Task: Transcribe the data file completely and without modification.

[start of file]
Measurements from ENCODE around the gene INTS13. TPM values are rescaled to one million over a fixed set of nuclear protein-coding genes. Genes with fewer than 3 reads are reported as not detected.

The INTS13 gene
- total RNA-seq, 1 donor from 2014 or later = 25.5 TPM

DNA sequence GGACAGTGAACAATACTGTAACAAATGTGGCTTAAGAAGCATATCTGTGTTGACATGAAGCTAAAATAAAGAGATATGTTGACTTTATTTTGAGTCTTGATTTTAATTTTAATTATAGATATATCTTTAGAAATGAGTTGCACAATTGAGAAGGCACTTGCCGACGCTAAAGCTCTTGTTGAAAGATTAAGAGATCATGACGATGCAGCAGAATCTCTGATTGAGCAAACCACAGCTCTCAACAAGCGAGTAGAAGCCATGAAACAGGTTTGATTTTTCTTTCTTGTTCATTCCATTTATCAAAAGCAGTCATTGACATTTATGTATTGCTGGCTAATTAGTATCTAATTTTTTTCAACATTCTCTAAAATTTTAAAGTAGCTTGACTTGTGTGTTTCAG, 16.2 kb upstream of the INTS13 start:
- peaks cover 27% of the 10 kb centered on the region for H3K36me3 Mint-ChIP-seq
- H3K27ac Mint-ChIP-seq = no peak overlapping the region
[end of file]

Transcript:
Measurements from ENCODE around the gene INTS13. TPM values are rescaled to one million over a fixed set of nuclear protein-coding genes. Genes with fewer than 3 reads are reported as not detected.

The INTS13 gene
- total RNA-seq, 1 donor from 2014 or later = 25.5 TPM

DNA sequence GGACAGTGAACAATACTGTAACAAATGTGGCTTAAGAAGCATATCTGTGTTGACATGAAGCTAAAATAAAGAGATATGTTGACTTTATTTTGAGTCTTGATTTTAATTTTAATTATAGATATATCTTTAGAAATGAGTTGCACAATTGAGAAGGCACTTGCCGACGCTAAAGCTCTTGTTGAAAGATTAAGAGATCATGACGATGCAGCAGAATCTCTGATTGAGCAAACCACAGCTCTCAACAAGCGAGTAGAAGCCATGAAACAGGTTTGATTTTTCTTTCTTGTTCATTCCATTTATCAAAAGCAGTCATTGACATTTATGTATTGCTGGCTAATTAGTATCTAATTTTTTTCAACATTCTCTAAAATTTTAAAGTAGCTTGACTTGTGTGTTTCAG, 16.2 kb upstream of the INTS13 start:
- peaks cover 27% of the 10 kb centered on the region for H3K36me3 Mint-ChIP-seq
- H3K27ac Mint-ChIP-seq = no peak overlapping the region